Only Designers Should Design Stuff

Whoa whoa, just kidding! But seriously, “Only designers should design stuff,” was said during a meeting with a client product team, and I couldn’t have been more ashamed to be a designer. I actually wrote a post about this a couple of years ago.

Developer Feedback

As designers, we often hold user feedback in high regard. We crave it and base a lot of design decisions on it. We should also value the feedback of developers.

As we work to craft a solution, we should make sure to consult developers. They can provide useful insight on technical feasibility or streamlined development approaches.

Over time, working closely with your development team builds camaraderie. Asking for their input early, and often, builds a lot of trust. It gives us designers an opportunity to understand the ecosystem (integrations, APIs, limitations), but also lets us stress the importance of key design decisions to the dev team.

100% Right vs. 100% Done

I think designers have a misconception about developers that they only care about getting it done fast, and not necessarily right. While I agree that the tech team often looks to streamline areas, it is not unwarranted.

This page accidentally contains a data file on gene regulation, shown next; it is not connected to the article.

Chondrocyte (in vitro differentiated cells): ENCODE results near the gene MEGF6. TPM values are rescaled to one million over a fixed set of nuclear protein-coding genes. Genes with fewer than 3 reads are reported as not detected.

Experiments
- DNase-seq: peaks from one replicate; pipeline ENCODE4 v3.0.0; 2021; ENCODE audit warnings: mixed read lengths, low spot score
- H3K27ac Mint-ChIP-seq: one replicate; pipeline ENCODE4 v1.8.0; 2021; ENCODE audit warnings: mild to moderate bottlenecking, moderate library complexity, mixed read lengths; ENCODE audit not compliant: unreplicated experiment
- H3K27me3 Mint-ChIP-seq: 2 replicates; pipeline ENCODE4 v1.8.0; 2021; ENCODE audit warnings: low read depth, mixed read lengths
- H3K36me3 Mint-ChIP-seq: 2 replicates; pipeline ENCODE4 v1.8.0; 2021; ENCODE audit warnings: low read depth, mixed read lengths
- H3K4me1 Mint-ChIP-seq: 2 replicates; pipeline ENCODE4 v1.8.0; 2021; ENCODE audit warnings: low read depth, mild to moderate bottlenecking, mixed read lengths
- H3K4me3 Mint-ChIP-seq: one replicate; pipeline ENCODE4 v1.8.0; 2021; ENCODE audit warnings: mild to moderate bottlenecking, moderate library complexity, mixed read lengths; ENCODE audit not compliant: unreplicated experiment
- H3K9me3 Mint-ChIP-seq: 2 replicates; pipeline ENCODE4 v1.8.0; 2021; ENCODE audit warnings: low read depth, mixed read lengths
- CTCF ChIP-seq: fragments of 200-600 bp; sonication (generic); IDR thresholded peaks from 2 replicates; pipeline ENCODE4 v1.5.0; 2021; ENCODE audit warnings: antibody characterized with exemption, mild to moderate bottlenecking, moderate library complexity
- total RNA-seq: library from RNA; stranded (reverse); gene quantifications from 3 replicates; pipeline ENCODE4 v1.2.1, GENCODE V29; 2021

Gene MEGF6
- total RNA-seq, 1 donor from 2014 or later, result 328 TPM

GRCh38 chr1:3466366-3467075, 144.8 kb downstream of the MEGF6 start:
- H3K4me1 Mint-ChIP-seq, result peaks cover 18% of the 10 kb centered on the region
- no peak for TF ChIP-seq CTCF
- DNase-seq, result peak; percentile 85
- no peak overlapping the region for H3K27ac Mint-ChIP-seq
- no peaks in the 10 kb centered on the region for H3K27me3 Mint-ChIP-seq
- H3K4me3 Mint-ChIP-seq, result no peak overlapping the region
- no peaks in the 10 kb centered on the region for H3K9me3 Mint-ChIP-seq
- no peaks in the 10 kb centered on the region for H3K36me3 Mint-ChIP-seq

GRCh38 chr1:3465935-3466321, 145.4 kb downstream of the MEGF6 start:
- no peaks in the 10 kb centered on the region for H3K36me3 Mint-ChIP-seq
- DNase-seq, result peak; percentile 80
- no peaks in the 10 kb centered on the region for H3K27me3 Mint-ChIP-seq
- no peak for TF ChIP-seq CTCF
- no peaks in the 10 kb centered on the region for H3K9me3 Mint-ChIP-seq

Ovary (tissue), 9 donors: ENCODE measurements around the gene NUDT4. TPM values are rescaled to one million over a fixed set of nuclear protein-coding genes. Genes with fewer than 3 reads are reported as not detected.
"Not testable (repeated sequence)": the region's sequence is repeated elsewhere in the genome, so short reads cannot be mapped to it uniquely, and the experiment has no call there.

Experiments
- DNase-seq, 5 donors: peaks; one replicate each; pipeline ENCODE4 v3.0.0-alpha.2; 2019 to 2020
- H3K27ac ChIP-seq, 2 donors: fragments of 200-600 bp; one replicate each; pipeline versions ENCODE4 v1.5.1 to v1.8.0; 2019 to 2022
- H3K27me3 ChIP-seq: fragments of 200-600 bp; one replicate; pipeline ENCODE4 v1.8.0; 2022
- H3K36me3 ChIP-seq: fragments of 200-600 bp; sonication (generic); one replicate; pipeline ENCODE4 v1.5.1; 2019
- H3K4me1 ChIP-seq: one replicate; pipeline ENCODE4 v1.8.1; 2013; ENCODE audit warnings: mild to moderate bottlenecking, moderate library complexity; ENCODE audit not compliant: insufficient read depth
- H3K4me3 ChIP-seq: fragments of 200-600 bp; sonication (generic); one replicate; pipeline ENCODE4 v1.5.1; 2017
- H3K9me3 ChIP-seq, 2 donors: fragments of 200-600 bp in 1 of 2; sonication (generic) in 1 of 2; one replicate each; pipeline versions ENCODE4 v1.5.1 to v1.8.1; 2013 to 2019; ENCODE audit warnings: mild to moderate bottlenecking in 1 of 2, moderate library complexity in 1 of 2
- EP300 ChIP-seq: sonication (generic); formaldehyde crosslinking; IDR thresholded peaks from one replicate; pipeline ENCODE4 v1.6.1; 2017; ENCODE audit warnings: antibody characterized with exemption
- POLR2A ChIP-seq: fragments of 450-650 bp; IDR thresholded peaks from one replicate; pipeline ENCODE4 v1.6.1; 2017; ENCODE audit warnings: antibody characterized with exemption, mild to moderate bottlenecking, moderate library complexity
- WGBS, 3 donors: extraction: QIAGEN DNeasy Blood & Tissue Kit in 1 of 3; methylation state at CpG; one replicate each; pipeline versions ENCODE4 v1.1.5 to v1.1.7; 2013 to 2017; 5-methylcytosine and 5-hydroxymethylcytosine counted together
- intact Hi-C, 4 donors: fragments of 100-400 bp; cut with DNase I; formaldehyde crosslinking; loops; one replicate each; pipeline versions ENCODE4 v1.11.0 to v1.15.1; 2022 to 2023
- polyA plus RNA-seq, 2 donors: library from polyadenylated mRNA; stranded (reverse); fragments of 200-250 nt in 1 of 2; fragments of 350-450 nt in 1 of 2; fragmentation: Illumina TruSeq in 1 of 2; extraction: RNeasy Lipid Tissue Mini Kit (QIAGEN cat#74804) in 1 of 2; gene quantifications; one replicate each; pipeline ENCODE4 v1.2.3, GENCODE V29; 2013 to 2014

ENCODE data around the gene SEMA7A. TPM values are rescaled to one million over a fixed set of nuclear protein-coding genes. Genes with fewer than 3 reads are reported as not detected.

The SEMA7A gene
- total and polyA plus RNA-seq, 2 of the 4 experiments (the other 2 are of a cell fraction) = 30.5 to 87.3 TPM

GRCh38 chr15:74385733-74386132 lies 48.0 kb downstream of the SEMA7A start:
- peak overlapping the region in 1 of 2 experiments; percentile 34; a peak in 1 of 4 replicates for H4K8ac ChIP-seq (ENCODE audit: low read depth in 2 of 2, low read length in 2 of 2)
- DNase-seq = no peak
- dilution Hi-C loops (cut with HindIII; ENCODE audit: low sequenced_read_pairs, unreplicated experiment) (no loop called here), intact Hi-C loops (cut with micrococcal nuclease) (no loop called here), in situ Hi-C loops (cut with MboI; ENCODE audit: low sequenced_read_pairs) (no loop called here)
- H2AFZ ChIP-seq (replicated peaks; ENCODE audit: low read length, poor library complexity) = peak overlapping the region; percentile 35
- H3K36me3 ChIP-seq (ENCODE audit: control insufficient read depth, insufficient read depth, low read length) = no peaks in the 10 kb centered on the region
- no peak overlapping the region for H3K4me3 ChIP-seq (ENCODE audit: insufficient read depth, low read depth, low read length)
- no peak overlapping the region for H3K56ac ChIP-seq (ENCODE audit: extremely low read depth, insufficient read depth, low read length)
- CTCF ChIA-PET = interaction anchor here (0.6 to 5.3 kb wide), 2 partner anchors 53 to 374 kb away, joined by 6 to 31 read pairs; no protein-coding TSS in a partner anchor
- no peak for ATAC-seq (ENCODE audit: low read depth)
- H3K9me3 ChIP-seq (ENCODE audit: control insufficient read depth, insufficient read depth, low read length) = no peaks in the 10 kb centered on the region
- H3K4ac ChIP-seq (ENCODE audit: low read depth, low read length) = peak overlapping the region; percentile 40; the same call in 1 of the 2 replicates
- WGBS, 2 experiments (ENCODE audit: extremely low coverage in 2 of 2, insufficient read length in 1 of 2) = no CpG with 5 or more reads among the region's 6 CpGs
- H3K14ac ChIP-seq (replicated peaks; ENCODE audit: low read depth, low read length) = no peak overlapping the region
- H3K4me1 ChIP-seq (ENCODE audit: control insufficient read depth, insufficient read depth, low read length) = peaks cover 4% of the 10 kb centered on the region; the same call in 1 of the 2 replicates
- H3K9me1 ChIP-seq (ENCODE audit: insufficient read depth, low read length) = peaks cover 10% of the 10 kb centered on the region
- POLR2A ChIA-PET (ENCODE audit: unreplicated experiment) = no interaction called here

This can actually be another opportunity for designers. When a developer offers a faster approach to developing a feature, take the time to evaluate whether doing it the “right” way adds more value than a different solution. As we work in an agile, MVP approach, getting a feature completed and tested quickly is better than not getting it done at all.

This is not to say you should always defer to your development team on alternative solutions. Many times, you shouldn’t deviate from the original design too much, or even at all. I really hate the phrase “choose your battles,” because it should not be an Us vs. Them mindset. But, definitely be selective about which areas you want stand up for.

Finding Compromise on Design Decisions

Everything my 7-year-old son sees he says he wants for his birthday, or Christmas, or “just because.” The more things he says he wants, the less likely I am going to believe he truly wants it. If we take that same approach to all things design (and their implementation), we create a situation of diminishing prominence. However, if we comprise on some features, but then push hard for others, the development team is going to be more inclined to take on a harder development task for the sake of design.